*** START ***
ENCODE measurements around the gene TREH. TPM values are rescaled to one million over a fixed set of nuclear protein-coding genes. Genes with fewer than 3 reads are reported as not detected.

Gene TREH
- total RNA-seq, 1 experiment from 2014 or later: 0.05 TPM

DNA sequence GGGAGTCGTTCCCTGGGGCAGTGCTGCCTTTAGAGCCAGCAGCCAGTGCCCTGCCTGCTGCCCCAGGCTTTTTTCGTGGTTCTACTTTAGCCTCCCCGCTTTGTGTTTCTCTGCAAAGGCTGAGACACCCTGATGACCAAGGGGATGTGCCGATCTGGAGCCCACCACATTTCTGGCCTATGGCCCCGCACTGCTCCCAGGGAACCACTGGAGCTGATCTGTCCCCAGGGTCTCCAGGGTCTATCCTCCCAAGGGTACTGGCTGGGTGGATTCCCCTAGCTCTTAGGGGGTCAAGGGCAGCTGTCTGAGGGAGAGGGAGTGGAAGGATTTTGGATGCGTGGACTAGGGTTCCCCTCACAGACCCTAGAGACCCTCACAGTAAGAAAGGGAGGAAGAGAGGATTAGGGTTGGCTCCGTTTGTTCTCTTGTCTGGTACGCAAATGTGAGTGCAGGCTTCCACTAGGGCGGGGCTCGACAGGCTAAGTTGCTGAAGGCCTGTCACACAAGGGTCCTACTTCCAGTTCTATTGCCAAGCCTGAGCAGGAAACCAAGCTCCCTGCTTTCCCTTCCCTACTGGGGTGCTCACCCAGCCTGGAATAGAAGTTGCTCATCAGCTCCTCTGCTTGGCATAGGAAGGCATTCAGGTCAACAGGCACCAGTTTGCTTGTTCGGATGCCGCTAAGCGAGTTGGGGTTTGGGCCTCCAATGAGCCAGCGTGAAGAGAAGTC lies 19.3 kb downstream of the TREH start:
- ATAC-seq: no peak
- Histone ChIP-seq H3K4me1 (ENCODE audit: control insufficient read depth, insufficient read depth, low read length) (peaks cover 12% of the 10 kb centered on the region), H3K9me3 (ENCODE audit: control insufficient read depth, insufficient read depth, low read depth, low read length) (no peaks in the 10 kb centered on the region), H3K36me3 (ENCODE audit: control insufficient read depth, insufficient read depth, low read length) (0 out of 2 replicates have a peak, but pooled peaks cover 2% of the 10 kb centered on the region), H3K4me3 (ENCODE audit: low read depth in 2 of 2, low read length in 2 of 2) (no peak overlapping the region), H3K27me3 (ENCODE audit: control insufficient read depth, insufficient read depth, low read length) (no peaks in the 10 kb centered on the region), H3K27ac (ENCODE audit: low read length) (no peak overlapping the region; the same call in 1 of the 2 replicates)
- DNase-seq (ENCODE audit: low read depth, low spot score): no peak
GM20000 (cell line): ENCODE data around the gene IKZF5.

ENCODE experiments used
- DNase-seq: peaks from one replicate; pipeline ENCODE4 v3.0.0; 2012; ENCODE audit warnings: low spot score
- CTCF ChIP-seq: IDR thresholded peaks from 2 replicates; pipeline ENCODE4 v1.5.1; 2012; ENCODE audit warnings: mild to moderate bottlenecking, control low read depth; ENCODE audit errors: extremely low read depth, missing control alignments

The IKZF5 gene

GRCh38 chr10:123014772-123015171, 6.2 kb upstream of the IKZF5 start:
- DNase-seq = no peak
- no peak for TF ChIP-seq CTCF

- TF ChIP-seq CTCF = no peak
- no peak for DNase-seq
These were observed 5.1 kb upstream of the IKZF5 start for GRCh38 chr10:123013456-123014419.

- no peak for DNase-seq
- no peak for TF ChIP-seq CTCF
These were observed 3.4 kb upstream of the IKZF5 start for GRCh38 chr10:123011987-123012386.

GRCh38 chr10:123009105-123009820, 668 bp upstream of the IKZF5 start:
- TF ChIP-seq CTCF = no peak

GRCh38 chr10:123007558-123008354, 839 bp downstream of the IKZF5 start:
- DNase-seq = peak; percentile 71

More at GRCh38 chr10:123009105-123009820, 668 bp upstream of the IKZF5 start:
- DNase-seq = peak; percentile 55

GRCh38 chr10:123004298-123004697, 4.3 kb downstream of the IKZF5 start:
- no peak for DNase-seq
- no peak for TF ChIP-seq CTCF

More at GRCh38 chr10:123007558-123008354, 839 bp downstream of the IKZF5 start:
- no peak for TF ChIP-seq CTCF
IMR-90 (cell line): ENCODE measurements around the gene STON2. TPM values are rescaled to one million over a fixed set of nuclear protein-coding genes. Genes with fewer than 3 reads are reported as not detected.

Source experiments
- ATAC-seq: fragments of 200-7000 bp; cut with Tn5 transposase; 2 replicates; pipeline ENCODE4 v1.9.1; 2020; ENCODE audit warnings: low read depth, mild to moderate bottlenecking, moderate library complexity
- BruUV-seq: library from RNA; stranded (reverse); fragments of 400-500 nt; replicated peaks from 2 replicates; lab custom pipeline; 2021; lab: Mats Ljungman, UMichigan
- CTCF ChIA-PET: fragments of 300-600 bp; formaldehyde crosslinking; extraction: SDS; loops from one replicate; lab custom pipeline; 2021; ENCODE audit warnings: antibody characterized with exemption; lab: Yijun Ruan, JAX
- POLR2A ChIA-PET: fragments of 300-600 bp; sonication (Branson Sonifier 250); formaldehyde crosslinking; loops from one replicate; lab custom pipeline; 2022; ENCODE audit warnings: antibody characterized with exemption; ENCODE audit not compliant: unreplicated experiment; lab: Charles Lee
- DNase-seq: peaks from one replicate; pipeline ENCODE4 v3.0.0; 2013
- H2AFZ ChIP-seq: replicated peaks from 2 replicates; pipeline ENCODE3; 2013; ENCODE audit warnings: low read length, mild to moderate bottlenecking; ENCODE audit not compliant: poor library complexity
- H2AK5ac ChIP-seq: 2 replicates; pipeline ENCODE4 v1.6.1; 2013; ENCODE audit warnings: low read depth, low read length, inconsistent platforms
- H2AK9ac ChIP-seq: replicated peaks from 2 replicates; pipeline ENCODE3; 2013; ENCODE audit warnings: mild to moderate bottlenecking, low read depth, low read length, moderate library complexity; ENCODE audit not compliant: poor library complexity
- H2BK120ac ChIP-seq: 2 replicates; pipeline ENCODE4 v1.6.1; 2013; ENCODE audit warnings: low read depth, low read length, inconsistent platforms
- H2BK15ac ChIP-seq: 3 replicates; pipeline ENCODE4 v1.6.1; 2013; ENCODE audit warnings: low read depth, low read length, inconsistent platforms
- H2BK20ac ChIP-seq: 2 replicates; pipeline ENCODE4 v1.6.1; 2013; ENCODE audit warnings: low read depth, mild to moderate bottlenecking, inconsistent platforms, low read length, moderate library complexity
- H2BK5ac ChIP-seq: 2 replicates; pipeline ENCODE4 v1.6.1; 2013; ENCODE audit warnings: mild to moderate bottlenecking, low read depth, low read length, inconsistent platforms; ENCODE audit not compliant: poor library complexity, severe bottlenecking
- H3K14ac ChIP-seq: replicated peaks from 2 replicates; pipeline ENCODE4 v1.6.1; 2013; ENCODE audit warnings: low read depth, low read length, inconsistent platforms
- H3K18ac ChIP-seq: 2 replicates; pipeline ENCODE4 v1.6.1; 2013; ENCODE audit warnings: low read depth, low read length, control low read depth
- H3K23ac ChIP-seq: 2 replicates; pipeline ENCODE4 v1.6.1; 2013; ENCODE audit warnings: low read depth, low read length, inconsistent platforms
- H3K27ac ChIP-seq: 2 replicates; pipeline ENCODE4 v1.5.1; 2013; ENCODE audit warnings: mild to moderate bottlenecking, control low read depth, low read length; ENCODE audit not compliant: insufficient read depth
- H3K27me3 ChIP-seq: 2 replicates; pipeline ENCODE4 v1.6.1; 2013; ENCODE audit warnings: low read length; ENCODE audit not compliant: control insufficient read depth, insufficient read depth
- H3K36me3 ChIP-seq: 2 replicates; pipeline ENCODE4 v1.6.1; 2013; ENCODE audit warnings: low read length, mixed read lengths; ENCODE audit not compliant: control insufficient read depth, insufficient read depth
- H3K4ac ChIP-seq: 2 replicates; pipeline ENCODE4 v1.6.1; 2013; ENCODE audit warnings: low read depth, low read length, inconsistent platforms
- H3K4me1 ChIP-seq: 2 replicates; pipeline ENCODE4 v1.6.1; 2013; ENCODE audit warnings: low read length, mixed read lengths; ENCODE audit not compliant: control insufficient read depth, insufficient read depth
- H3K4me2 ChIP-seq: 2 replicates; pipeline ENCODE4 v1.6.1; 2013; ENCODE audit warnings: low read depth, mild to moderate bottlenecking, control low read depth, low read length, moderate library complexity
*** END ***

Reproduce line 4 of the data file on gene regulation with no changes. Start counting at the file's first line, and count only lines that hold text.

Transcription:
DNA sequence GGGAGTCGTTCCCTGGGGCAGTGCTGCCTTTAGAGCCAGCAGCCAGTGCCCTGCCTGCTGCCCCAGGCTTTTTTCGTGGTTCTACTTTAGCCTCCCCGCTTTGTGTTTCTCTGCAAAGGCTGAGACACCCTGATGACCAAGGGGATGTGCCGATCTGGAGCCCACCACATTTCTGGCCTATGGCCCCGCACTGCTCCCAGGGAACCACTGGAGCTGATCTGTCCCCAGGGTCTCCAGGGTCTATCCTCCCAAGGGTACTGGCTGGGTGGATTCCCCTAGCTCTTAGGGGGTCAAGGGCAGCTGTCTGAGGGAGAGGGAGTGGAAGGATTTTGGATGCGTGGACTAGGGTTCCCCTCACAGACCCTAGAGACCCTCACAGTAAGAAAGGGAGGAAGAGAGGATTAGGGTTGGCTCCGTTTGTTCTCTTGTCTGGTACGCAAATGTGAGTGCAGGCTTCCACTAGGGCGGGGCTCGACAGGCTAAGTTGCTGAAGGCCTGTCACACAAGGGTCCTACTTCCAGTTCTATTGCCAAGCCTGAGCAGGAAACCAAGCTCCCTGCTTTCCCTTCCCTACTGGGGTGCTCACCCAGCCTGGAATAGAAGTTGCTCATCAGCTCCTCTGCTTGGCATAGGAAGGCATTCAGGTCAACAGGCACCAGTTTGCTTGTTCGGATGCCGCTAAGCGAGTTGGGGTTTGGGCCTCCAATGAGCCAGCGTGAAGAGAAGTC lies 19.3 kb downstream of the TREH start: